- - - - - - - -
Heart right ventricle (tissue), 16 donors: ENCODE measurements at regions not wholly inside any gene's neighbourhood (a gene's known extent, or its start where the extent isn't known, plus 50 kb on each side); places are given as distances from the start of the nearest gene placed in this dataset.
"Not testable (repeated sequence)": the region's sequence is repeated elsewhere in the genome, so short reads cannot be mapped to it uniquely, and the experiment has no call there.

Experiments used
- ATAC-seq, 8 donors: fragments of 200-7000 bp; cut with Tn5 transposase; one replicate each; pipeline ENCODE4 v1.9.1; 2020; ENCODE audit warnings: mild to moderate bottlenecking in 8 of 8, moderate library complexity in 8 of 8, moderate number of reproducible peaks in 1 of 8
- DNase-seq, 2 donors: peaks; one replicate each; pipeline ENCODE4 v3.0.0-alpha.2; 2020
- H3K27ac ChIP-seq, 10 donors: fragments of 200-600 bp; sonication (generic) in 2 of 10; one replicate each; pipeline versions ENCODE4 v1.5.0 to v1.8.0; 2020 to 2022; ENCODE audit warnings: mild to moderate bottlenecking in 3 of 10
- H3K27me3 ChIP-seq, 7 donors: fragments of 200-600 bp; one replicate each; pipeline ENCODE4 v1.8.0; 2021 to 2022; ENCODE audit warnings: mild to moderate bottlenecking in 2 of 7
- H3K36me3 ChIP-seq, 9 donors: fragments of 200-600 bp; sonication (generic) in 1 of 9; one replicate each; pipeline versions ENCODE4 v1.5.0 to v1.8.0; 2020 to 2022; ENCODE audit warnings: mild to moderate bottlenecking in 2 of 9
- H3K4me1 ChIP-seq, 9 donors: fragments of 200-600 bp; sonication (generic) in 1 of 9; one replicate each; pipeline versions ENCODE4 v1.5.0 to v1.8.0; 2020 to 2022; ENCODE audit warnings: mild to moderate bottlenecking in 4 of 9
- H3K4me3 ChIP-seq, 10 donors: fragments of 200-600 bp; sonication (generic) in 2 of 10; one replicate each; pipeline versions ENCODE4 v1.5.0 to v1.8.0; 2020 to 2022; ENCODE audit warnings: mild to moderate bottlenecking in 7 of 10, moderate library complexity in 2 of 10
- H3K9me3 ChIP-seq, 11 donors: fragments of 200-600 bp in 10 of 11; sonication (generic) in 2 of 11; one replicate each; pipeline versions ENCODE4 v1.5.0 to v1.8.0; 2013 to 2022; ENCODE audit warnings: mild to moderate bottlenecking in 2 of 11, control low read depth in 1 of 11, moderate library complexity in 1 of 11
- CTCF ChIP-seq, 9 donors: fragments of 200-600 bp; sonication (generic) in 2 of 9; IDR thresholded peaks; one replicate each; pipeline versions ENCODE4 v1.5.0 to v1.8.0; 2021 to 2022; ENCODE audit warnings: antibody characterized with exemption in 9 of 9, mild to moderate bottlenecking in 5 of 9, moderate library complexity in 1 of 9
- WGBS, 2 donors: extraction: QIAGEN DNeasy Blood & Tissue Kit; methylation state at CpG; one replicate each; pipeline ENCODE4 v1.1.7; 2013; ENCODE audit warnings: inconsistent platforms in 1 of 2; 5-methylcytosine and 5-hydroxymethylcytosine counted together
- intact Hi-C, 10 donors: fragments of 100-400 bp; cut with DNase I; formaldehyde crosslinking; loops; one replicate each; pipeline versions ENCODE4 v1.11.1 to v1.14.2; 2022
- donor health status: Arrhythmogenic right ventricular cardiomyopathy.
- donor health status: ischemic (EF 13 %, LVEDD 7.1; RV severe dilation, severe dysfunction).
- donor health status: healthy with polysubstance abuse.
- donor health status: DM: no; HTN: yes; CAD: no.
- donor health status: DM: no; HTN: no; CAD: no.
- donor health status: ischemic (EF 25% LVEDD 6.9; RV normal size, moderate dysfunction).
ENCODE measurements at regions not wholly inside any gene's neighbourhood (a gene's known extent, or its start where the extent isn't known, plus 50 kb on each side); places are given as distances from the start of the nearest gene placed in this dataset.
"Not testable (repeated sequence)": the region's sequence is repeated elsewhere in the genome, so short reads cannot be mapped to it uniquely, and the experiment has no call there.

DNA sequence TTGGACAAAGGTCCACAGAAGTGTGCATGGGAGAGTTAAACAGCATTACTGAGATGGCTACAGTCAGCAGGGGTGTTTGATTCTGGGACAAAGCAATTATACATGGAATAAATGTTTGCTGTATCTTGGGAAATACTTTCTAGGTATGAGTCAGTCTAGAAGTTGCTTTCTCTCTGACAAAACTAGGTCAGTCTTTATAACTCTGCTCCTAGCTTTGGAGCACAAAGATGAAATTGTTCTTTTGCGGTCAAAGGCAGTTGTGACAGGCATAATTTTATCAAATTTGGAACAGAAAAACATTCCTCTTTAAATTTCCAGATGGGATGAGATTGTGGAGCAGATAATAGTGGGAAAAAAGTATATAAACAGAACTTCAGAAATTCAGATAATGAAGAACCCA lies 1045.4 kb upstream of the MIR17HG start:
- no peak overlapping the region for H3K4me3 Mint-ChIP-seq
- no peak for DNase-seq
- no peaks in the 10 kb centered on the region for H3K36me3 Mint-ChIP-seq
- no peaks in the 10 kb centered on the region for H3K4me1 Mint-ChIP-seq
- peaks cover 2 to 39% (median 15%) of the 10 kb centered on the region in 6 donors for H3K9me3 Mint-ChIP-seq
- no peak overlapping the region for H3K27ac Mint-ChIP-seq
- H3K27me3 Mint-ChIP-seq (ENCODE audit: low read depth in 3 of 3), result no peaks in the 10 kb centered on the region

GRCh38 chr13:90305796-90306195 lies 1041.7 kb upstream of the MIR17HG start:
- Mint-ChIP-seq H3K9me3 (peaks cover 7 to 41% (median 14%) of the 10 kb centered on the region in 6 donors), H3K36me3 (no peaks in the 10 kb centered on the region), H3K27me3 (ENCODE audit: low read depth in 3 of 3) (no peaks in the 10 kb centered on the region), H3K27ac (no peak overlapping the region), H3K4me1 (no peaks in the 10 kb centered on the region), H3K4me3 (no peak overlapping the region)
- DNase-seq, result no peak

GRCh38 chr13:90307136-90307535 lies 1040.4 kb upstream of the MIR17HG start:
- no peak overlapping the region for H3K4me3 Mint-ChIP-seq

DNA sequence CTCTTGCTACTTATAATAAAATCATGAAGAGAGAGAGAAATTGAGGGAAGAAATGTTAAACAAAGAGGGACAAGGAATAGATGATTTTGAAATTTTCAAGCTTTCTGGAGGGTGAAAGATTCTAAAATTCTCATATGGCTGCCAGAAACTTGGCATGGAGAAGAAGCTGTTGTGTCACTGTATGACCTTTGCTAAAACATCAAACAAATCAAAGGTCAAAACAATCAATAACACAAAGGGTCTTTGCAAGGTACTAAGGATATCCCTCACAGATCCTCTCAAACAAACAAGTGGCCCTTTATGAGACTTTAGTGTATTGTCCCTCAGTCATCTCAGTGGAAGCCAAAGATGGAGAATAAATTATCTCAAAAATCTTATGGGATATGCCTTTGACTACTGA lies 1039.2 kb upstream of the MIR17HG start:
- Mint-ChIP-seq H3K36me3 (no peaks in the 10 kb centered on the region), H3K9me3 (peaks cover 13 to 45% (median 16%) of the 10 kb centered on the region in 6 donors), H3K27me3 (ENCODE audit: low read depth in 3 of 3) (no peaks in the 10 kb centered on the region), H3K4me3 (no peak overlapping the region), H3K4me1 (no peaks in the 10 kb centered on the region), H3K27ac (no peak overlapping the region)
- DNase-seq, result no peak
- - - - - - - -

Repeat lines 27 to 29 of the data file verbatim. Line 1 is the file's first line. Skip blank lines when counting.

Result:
- no peaks in the 10 kb centered on the region for H3K4me1 Mint-ChIP-seq
- peaks cover 2 to 39% (median 15%) of the 10 kb centered on the region in 6 donors for H3K9me3 Mint-ChIP-seq
- no peak overlapping the region for H3K27ac Mint-ChIP-seq